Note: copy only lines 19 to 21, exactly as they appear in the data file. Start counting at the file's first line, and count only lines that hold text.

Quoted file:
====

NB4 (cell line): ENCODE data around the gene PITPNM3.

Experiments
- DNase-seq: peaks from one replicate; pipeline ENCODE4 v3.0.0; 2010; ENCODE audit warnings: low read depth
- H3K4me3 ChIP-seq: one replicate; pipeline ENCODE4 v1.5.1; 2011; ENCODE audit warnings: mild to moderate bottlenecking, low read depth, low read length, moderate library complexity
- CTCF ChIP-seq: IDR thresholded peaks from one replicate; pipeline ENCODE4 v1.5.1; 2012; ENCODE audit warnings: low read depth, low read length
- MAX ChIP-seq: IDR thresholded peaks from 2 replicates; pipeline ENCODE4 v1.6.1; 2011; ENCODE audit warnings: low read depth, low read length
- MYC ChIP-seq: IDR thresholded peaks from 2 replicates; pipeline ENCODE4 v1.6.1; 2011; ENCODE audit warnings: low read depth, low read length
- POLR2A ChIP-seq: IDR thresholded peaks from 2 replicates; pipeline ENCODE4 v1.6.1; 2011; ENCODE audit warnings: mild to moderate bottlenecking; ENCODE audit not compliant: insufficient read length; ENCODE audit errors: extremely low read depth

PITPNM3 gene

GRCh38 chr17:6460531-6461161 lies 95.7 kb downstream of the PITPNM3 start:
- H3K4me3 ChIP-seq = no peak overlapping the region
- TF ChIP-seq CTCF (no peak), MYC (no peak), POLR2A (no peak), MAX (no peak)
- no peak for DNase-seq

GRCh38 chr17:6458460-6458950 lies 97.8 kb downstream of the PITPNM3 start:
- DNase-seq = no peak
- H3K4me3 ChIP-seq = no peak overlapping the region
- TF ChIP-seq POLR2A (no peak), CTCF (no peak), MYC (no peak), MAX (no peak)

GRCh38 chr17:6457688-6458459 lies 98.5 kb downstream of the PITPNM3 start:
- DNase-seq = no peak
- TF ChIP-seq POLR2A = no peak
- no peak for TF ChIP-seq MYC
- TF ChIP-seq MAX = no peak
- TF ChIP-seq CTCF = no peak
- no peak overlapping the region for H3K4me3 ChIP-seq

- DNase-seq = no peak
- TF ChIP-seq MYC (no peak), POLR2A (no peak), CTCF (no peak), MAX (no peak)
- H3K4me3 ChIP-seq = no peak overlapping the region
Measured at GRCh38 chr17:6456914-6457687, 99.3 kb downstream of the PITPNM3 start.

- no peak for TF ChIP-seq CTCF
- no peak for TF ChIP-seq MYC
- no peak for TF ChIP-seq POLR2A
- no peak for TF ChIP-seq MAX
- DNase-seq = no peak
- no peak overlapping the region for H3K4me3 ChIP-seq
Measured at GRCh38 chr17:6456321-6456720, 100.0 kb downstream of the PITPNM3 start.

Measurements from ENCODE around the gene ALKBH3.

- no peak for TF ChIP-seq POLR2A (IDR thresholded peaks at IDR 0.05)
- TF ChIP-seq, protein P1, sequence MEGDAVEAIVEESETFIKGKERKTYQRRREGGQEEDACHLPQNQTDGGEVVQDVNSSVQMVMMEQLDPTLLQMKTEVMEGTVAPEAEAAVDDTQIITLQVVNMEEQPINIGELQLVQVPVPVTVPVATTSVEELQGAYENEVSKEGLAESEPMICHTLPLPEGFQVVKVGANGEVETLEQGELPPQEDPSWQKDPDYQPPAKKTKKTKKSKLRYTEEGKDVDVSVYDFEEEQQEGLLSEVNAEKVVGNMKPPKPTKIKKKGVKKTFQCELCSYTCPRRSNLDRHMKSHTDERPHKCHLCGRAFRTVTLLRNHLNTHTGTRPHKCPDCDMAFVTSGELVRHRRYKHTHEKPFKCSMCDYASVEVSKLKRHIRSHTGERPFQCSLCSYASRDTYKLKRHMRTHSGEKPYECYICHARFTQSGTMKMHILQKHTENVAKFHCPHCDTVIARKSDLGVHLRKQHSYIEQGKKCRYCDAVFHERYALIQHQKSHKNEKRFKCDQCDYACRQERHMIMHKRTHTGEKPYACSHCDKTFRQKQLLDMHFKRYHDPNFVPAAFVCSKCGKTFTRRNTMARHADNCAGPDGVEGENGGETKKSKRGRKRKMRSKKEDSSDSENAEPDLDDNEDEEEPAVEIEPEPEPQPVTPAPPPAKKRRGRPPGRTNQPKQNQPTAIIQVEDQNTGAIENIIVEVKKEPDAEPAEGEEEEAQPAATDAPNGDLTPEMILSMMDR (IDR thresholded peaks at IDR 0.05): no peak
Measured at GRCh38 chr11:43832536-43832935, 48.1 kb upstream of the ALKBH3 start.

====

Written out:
- DNase-seq = no peak
- TF ChIP-seq POLR2A = no peak
- no peak for TF ChIP-seq MYC